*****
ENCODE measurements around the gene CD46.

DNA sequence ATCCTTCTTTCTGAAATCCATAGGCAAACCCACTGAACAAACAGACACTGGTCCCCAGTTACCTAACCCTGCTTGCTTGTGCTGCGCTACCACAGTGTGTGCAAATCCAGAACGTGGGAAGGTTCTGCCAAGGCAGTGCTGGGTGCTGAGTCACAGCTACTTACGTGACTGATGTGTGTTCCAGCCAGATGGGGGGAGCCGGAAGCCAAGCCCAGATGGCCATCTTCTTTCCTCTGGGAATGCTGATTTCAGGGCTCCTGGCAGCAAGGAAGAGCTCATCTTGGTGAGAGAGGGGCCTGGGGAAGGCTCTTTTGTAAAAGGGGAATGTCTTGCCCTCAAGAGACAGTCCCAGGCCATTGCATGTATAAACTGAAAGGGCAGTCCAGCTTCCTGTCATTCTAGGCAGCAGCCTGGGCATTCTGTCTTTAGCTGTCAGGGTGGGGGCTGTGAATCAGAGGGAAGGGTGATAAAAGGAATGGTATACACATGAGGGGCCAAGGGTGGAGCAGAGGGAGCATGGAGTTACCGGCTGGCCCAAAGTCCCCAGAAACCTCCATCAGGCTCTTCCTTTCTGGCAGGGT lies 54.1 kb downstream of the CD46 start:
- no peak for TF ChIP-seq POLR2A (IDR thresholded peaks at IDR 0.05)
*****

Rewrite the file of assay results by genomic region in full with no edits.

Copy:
ENCODE measurements around the gene CD46.

DNA sequence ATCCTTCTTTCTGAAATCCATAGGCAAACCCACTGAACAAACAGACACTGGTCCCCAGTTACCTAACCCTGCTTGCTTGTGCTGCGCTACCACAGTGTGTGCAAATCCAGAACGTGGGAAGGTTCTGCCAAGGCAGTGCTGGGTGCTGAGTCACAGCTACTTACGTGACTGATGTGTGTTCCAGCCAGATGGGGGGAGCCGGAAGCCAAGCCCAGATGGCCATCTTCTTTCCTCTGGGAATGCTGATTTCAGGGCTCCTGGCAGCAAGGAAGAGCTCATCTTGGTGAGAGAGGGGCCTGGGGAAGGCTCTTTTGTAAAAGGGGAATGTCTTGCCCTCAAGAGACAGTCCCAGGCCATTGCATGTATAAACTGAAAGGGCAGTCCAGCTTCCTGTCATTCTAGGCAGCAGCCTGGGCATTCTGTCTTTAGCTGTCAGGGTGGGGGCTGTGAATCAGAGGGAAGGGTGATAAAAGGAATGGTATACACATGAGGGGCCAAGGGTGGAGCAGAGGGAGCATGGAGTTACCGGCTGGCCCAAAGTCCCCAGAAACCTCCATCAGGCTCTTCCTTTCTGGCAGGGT lies 54.1 kb downstream of the CD46 start:
- no peak for TF ChIP-seq POLR2A (IDR thresholded peaks at IDR 0.05)